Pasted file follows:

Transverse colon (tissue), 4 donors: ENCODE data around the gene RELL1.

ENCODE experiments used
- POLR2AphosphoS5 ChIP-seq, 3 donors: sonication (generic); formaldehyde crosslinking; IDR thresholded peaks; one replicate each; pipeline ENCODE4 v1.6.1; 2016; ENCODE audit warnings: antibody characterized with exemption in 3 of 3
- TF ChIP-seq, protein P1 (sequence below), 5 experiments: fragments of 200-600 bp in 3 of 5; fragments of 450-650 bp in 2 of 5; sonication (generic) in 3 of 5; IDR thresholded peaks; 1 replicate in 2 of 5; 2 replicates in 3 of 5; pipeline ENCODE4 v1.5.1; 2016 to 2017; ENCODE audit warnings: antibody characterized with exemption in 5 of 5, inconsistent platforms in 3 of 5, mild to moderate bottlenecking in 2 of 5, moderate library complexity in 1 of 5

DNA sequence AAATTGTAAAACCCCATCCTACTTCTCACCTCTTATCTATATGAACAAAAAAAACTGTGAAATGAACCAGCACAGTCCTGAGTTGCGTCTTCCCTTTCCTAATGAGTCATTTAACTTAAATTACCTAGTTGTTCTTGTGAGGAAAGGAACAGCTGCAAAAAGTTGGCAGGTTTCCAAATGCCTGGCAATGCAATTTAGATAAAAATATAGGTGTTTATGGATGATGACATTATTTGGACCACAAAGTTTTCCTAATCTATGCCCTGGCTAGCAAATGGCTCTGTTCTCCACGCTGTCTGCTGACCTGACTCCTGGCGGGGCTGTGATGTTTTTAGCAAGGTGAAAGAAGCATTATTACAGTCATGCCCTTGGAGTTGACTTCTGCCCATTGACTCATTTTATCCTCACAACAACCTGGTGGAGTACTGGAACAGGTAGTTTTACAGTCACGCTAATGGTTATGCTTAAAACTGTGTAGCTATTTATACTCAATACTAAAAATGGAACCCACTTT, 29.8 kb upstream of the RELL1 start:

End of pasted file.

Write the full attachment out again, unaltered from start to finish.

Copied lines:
Transverse colon (tissue), 4 donors: ENCODE data around the gene RELL1.

ENCODE experiments used
- POLR2AphosphoS5 ChIP-seq, 3 donors: sonication (generic); formaldehyde crosslinking; IDR thresholded peaks; one replicate each; pipeline ENCODE4 v1.6.1; 2016; ENCODE audit warnings: antibody characterized with exemption in 3 of 3
- TF ChIP-seq, protein P1 (sequence below), 5 experiments: fragments of 200-600 bp in 3 of 5; fragments of 450-650 bp in 2 of 5; sonication (generic) in 3 of 5; IDR thresholded peaks; 1 replicate in 2 of 5; 2 replicates in 3 of 5; pipeline ENCODE4 v1.5.1; 2016 to 2017; ENCODE audit warnings: antibody characterized with exemption in 5 of 5, inconsistent platforms in 3 of 5, mild to moderate bottlenecking in 2 of 5, moderate library complexity in 1 of 5

DNA sequence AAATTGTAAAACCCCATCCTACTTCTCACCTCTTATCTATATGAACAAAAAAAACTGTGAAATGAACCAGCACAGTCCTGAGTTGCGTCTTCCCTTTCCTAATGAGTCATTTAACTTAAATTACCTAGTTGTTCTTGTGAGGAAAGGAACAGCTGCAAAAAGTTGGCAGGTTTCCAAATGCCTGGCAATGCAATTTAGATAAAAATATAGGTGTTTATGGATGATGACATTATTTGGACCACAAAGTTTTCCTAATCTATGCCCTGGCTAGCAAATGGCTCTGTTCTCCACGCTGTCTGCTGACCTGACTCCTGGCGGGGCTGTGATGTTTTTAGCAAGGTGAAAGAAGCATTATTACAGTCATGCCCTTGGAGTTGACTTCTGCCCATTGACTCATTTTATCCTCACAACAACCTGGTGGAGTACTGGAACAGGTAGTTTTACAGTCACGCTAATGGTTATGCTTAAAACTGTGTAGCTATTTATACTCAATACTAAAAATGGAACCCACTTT, 29.8 kb upstream of the RELL1 start: